Figure 2.1 visualises the levels of operation of AEI in relation to the aim for their use and examples for corresponding indicators. The figure shows, that the degree of data aggregation increases with level of operation. In the other direction, the degree/proportion of individual farm data and measurements increases from European towards farm level.

As more (in time and space) aggregated data show less standard deviation than the single datasets, correlation with water quality could be stronger between AEI being deduced from data on a regional level than on farm level. This would explain, why Wick et al. (2012) found the Gross Nitrogen Budget a statistically significant predictor for groundwater nitrate concentration, while other authors (Buczko et al., 2010; Lord and Antony, 2002; Rankinen et al., 2007; Sieling and Kage, 2007) calculated less strong relationships for indicators at a smaller scale.

From the above in can be concluded, that on the different levels of operation, AEI may be the same, or they may differ in the parameters included.

4. The DPSIR framework

The DPSIR model is defined as “causal framework for the description of interactions between society and the environment”. Based on the PSR (pressure – state – response) model developed by OECD, it was adopted by the European Environment Agency (EEA, 2018). According to its terminology, social and economic developments (driving forces, D), exert pressures (P) on the environment and, as a consequence, the state (S) of the environment changes. This leads to impacts (I) on ecosystems, human health and society, which may elicit a societal response (R) that feeds back on driving forces, on state or on impacts via various mitigation, adaptation or curative actions (Smeets and Weterings, 1999; Gabrielsen and Bosch, 2003).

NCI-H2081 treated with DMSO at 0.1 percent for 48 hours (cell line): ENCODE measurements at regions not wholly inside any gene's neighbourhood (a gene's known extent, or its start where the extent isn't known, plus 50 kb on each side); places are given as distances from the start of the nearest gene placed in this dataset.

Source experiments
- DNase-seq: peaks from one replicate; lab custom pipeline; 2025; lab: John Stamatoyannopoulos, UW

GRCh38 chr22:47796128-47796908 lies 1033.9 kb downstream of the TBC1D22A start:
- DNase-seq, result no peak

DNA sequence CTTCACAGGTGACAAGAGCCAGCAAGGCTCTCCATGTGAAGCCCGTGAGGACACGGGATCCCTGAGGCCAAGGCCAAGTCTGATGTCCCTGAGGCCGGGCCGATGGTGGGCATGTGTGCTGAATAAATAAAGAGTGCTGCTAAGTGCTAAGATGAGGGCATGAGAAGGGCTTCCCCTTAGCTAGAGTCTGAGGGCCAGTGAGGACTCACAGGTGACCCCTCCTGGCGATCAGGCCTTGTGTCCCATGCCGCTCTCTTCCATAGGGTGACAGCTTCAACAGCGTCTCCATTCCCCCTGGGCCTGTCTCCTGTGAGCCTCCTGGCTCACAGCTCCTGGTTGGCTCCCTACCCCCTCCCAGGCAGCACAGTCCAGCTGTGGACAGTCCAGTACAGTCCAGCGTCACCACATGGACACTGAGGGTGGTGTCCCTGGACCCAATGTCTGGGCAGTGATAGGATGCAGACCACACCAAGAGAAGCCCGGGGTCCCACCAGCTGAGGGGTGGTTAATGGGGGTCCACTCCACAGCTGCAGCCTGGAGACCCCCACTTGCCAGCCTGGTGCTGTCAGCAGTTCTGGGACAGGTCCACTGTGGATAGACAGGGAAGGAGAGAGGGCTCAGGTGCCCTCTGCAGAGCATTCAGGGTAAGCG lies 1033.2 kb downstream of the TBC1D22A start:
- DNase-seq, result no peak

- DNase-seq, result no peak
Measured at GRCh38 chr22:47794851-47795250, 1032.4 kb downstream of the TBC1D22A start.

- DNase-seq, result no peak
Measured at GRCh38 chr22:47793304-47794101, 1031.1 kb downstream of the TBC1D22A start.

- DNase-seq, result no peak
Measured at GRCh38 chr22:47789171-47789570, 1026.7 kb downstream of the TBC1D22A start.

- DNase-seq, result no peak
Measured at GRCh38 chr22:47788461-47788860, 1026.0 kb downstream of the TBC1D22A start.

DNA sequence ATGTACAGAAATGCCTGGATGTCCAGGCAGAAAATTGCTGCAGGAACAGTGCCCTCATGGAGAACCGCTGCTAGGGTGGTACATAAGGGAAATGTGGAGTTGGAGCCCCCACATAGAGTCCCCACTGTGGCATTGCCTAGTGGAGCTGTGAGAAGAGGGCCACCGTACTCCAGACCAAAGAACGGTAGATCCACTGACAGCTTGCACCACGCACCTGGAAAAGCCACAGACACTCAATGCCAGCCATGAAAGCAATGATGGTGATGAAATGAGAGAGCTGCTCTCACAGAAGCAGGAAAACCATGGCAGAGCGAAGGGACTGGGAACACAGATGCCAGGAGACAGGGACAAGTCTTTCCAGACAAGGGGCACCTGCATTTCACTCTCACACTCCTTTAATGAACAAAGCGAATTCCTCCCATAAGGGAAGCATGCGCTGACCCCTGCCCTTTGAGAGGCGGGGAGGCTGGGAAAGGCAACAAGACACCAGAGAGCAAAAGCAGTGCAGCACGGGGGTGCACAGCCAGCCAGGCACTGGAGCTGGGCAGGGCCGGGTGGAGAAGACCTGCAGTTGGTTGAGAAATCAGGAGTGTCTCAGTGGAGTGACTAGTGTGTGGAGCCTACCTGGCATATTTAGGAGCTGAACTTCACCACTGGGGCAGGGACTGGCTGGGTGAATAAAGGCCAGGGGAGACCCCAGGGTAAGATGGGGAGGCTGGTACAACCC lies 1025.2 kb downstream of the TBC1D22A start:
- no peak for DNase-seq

The DPSIR-model in the environmental context

In the agri-environmental context, the indicators of the DPSIR-model can be interpreted as follows (Gabrielsen and Bosch, 2003):

  • Driving forces describe the social, demographic and economic developments in societies and the corresponding changes in lifestyles, overall levels of consumption and production patterns, such as the preference for meat in diets.
  • Pressure indicators describe developments in emissions, the release of physical and biological agents and the use of resources including land by human activities. As result, a variety of natural processes lead to changes in environmental conditions, i.e. in an increase in ammonia emissions or in nitrogen deposition in natural habitats.
  • State indicators give a description of the quantity and quality of physical, biological and chemical phenomena, such as the concentration of nitrates in surface- and groundwaters.
  • Impact indicators show the impacts on the functions of the environment, such as human health and quality of ecosystem, resources availability, losses of manufactured capital, and biodiversity.
  • Response indicators refer to responses by society, as well as government attempts to prevent, compensate, ameliorate or adapt to changes in the state of the environment. The reduction of meat consumption as societal response can be regarded as negative driving force, since prevailing trends in consumption and production patterns are redirecting. Other responses may be to increase the efficiency of agricultural production, i.e. nitrogen efficiency in plant production.